How strictly you respond to the questions also depends upon if you want to focus on students’ questioning skills. Students must be careful not to ask merely yes and no questions. When student groups ask a question concerning other people being affected by this disease you provide them with the corresponding general answer card. They must then ask more specifically about gender, ethnicity, age, and relationships among affected individuals to receive more detailed cards. An answer list is provided so you can give students the answers to their questions. (For example if Student Group A asks “Is anyone else in the area affected?” give them card #1 which has that question on the front and the answer on the reverse.) If students ask a question that is not on the Question and Answer sheet provided simply tell students “I’ll get back to you on that.” Have students write the question on the front of an index card. If the question is relevant, use the teacher background to answer the question on the reverse. If the question is irrelevant, make up a plausible answer.

4. Continue on in this manner until class time has been exhausted or until groups have asked all questions and analyzed all the answers.

5. Tell the groups that tomorrow they will have a few minutes to prepare a presentation for the class. In that presentation they must 1) describe the symptoms of the disease and 2) share the observations and inferences that led to their conclusions about the origins of the ailment. You may need to explain what an inference is to the students.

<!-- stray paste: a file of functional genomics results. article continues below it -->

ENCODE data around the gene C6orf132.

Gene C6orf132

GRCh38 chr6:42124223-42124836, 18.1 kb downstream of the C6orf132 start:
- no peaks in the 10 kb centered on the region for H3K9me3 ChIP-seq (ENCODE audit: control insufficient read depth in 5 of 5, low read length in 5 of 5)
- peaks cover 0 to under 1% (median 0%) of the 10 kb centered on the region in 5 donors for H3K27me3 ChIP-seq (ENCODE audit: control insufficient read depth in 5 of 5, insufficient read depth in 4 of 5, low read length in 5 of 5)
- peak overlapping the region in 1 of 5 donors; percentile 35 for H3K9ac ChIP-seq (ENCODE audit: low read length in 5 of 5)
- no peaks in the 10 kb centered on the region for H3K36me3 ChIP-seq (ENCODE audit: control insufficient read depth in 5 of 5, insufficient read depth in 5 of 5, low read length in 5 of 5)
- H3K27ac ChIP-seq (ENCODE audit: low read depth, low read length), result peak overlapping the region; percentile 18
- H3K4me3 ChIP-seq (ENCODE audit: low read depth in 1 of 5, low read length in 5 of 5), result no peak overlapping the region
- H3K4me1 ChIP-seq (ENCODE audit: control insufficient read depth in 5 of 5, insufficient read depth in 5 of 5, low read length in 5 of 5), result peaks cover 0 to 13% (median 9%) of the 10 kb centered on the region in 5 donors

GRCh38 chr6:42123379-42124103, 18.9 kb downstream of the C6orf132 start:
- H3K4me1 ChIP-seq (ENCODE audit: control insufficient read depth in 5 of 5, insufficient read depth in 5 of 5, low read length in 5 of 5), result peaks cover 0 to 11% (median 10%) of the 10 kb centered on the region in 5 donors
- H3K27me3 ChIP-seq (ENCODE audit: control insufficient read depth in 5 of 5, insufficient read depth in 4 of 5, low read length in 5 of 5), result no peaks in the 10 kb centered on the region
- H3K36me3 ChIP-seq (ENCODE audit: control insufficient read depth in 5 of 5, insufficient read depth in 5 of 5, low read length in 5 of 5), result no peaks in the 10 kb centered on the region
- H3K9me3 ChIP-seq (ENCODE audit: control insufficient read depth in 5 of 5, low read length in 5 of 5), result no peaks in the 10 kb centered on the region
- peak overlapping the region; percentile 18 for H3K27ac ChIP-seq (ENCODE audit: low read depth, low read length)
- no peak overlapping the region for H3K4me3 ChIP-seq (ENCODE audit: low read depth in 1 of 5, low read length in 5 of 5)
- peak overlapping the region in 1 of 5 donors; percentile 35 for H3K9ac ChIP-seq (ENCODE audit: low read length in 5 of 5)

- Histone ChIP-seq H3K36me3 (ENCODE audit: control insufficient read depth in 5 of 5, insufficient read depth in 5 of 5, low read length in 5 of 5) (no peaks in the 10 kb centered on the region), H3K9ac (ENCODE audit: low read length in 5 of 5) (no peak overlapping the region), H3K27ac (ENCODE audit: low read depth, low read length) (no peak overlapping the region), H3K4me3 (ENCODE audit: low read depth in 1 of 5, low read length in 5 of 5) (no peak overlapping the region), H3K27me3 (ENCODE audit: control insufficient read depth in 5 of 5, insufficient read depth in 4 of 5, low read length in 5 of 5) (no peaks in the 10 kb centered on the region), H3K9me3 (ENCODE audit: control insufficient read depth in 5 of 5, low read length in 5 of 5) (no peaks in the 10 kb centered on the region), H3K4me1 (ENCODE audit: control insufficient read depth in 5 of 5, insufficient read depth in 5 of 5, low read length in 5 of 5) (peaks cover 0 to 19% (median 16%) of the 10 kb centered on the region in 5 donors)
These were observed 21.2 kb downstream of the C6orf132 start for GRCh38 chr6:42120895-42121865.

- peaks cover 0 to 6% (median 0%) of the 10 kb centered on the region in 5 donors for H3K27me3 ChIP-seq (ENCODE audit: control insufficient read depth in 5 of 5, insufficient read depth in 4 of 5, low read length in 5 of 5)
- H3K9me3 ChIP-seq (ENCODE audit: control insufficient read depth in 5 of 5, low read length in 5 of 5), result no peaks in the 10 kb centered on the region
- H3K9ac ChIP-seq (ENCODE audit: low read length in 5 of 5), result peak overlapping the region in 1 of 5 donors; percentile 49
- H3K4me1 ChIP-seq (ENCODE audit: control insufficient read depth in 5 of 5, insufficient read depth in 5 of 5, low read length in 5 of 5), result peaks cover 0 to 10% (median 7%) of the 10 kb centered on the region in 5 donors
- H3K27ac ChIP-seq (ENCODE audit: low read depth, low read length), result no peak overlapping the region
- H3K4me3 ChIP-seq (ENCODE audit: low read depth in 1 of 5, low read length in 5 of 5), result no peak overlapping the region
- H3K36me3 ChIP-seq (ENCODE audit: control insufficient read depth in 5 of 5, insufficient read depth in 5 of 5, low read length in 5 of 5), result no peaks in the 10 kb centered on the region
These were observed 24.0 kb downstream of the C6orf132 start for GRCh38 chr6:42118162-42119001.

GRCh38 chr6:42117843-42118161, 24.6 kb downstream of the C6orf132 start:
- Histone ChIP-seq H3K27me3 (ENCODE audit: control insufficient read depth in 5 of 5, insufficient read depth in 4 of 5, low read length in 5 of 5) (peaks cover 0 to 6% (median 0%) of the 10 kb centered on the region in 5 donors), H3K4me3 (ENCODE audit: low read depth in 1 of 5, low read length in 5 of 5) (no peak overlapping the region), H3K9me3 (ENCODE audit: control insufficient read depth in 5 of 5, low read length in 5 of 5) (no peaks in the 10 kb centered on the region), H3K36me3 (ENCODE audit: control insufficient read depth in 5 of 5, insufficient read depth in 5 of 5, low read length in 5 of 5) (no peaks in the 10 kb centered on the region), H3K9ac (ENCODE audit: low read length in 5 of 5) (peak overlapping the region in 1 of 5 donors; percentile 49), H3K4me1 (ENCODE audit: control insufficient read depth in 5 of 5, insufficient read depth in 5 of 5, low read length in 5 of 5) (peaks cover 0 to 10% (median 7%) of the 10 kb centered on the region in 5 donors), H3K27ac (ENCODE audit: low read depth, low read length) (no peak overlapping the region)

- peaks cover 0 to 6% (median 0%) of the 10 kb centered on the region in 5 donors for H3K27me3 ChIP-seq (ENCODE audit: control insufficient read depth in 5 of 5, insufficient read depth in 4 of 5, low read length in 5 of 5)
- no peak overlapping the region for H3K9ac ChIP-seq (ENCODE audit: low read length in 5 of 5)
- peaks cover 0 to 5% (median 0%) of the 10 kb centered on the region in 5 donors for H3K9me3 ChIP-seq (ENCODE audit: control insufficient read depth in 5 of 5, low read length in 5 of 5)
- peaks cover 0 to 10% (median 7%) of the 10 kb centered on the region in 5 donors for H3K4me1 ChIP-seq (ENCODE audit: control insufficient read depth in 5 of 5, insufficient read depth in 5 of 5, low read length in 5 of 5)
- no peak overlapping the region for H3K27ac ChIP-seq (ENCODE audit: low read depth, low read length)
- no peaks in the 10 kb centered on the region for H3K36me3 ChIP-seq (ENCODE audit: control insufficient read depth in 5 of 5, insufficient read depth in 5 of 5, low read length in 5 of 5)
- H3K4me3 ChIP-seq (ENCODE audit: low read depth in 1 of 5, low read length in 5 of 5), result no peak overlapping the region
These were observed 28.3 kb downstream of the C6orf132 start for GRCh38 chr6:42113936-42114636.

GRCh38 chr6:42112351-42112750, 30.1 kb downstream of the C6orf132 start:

Day Two

1. As students enter the room, have them begin setting up a 5 column chart to use during the presentations. The chart should include the following headings: Group Number, Symptoms Noted, Observations, Inferences/Disease Origin, and Evaluation of Inferences.

2. Invite groups to present their findings to the entire class.

3. As groups present, the others should take notes in their charts.

4. Once all groups have presented, ask them to stop and think about whether the inferences made by the presenting group were valid. Would they have made the same inferences? If not why not?

5. Review the definition of homeostasis and then ask them how their disease disturbs homeostasis. Have students respond to this question in a written format before talking as a class about this.

Embedded Assessment

1. Assess whether students can generate quality questions during a class discussion.

2. Are students able to make inferences about disease origins based upon their observations as demonstrated in a chart?

3. Assess ability to use what may be a new term, homeostasis, to the introductory material on disease in a written format.

Homework

In their science notebooks, have students write a reflective conclusion. What did they learn? What new questions do they have? How does the exercise connect to “real life?”

Embedded Assessment

 

 


PULSE is a project of the Community Outreach and Education Program of the Southwest Environmental Health Sciences Center and is funded by:


an
NIH/NCRR award #16260-01A1
The Community Outreach and Education Program is part of the Southwest Environmental Health Sciences Center: an NIEHS Award

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Supported by NIEHS grant # ES06694


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Last update: November 10, 2009
  Page Content: Rachel Hughes